In modern practice, intellectual property is something of an umbrella term that covers inventions, literary and artistic works, symbols, names, images, and designs used for business purposes. More broadly, this can be any proprietary intangible asset that has value.

Intellectual property is broadly divided into two main areas: 1) industrial property, which includes inventions, trademarks, and designs; and 2) copyright, which includes literary and artistic works such as writing, photographs, and architectural designs. Legally defined categories of intellectual property in the United States include patents, copyrights, trademarks, and trade secrets.

Intellectual property rights in the form of patents typically grant the originator an exclusive right to the use of the creation for a certain period of time.

Copyrights do not protect ideas, but they do protect how they are expressed.

Trademarks are used to protect names and identifying marks of products and/or businesses. Trademarks are aimed distinguishing competitors from each other in an easily recognizable way.

Trade secrets refer to formulas, patterns, devices or bodies of data that give the user a competitive advantage.

While intellectual property is afforded these protections under U.S. federal and/or state laws, it is not always afforded the same level of protection internationally. This can mean the loss of proprietary information by means of theft and/or unauthorized duplication that can be detrimental to any organization, whether or not it does business internationally. The issue of safeguarding intellectual property across borders remains hotly debated and is often associated with losses of competitive advantage and incentives to innovate that are often seen as the underlying basis for intellectual property rights.

What Constitutes a Trade Secret?

Trade secrets are protected under a number of state, federal, and in some instances, international laws. They are a form of protection that exists largely as long as the information remains a secret.

Merriam-Webster’s Collegiate Dictionary defines a trade secret as “something (as a formula) which has economic value to a business because it is not generally known or easily discoverable by observation and for which efforts have been made to maintain secrecy.”

In practice, a trade secret could be any information used in a business that may represent a competitive advantage. Trade secrets could be the use of a certain method of producing a good or a method of providing a service, such as a recipe or a computer algorithm. Trade secrets are treated in such a way as to reasonably keep the public or competition from learning about them, unless they are improperly acquired, such as by means of a violation of a non-disclosure agreement or by theft.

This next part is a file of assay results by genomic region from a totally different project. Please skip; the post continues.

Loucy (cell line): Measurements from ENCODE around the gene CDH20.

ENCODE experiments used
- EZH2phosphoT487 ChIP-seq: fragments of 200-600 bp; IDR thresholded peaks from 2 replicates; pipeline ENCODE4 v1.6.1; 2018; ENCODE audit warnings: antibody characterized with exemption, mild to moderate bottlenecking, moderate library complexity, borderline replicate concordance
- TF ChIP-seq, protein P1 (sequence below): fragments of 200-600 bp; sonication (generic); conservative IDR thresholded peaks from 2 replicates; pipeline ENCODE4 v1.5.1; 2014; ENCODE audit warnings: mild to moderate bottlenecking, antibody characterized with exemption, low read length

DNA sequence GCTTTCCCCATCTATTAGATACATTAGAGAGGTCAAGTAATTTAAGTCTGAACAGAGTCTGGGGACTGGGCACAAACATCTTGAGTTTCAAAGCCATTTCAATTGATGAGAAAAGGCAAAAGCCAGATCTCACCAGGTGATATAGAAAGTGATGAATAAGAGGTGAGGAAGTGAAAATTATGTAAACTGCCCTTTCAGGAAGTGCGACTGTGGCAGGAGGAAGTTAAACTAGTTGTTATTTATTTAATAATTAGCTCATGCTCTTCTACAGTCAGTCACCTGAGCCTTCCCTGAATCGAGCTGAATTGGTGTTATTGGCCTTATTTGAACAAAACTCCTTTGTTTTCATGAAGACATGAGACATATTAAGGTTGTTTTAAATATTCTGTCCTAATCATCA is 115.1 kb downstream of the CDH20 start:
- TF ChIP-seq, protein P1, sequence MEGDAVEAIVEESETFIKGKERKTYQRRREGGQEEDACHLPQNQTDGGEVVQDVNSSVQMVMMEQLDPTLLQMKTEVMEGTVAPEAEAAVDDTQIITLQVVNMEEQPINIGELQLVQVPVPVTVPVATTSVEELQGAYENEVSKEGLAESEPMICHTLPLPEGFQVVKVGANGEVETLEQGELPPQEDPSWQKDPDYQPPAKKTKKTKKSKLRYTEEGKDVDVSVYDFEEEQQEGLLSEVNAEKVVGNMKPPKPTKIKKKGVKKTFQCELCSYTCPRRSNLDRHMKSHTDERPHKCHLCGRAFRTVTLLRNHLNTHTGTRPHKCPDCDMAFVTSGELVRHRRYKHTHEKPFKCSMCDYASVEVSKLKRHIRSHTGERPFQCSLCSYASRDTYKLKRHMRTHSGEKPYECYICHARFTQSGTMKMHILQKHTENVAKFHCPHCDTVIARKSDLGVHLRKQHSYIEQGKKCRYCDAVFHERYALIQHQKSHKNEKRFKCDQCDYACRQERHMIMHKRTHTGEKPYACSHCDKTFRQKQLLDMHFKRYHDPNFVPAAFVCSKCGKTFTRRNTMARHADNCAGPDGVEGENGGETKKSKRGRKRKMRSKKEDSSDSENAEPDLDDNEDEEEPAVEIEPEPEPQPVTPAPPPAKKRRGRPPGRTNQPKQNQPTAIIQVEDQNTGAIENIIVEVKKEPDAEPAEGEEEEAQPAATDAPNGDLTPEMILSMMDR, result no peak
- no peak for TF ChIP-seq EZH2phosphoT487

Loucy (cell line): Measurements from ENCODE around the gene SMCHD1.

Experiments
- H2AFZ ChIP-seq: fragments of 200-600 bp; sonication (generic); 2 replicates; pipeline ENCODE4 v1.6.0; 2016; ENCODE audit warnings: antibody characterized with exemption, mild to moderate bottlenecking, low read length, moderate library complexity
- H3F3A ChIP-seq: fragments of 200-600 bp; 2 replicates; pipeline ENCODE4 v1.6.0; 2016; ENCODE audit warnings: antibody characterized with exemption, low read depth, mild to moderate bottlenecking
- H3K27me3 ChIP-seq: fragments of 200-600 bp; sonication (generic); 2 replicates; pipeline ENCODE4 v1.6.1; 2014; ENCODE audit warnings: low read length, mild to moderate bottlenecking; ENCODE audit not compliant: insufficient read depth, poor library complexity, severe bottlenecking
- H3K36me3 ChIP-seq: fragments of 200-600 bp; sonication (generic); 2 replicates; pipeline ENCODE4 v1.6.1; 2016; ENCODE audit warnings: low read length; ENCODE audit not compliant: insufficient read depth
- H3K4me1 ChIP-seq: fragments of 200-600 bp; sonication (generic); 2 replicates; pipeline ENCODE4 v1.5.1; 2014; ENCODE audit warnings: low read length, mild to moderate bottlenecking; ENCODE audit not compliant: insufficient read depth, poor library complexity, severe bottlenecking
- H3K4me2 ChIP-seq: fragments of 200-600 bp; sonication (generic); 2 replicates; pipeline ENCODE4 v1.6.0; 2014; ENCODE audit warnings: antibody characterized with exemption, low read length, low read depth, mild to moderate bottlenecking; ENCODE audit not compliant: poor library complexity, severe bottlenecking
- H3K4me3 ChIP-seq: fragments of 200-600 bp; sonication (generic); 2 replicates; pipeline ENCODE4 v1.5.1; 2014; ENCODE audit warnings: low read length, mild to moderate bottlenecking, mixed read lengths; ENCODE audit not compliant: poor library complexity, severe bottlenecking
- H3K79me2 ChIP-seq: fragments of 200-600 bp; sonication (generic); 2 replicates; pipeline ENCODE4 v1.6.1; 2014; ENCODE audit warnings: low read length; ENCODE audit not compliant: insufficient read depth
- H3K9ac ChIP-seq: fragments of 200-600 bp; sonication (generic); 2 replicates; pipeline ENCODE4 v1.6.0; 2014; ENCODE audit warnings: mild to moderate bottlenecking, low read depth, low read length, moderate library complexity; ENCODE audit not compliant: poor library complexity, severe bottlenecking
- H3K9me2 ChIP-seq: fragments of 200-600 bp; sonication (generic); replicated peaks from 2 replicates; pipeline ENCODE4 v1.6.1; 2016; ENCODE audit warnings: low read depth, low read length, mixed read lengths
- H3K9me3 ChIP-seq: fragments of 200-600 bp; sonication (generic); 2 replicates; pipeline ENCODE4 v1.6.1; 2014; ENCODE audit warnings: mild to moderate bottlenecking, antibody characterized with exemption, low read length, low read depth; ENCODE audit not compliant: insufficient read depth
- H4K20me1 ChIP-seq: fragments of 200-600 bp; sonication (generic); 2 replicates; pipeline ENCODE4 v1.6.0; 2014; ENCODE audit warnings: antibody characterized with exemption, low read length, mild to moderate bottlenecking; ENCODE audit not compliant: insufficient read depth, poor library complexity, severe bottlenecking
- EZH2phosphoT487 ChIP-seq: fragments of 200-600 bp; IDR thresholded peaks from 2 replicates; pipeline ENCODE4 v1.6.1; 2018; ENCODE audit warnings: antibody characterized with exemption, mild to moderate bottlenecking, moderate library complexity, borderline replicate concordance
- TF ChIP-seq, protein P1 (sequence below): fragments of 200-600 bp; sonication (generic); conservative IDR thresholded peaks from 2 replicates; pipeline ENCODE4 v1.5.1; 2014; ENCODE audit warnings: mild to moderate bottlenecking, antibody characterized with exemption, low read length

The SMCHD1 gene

One advantage of trade secrets compared to other forms of protection is that they are potentially longer lived. A patent, for example, is typically granted for a period of 20 years, while copyright protection, though it may be extended for decades longer, is not forever.

For example, a patent protects against the unlicensed use of the patented device or process even by someone who might discover it on his or her own. In essence, it is a limited form of monopoly awarded to the inventor. However, when a patent is registered and issued, any secrecy is lost.

A trade secret can be something that is patentable, but it does not necessarily have to be.  The novelty that is necessary for a patent to be issued is not required for something to be deemed a trade secret. For example, it is possible for other people to know of a trade secret who have discovered the same process or formula by independent means.

Unlike other forms of intellectual property, such as patents, copyrights, and trademarks, a trade secret does not have to be registered with the government. Rather, trade secret security is a matter of keeping the information confidential. Who is allowed to know of a trade secret is at the discretion of a business owner, so it might be shared with employees or board members who have been directed not to disclose the information.

If the trade secret is revealed in breach of a non-disclosure agreement, it may be possible to sue for damages. However, once a trade secret is revealed, it may not be possible for it to become a secret once more.

Interesting Article: 10 Patents That Make Simple Tasks Crazy Complicated per Popular Mechanics

In our years in business, we have seen our share of some interesting patent requests – some have become patent applications. Popular Mechanics came up with a slideshow of 10 such patents that make you go “really, they patented that?” or at least make you laugh a bit.

Enjoy!

http://www.popularmechanics.com/technology/engineering/10-patents-that-make-simple-tasks-crazy-complicated#slide-1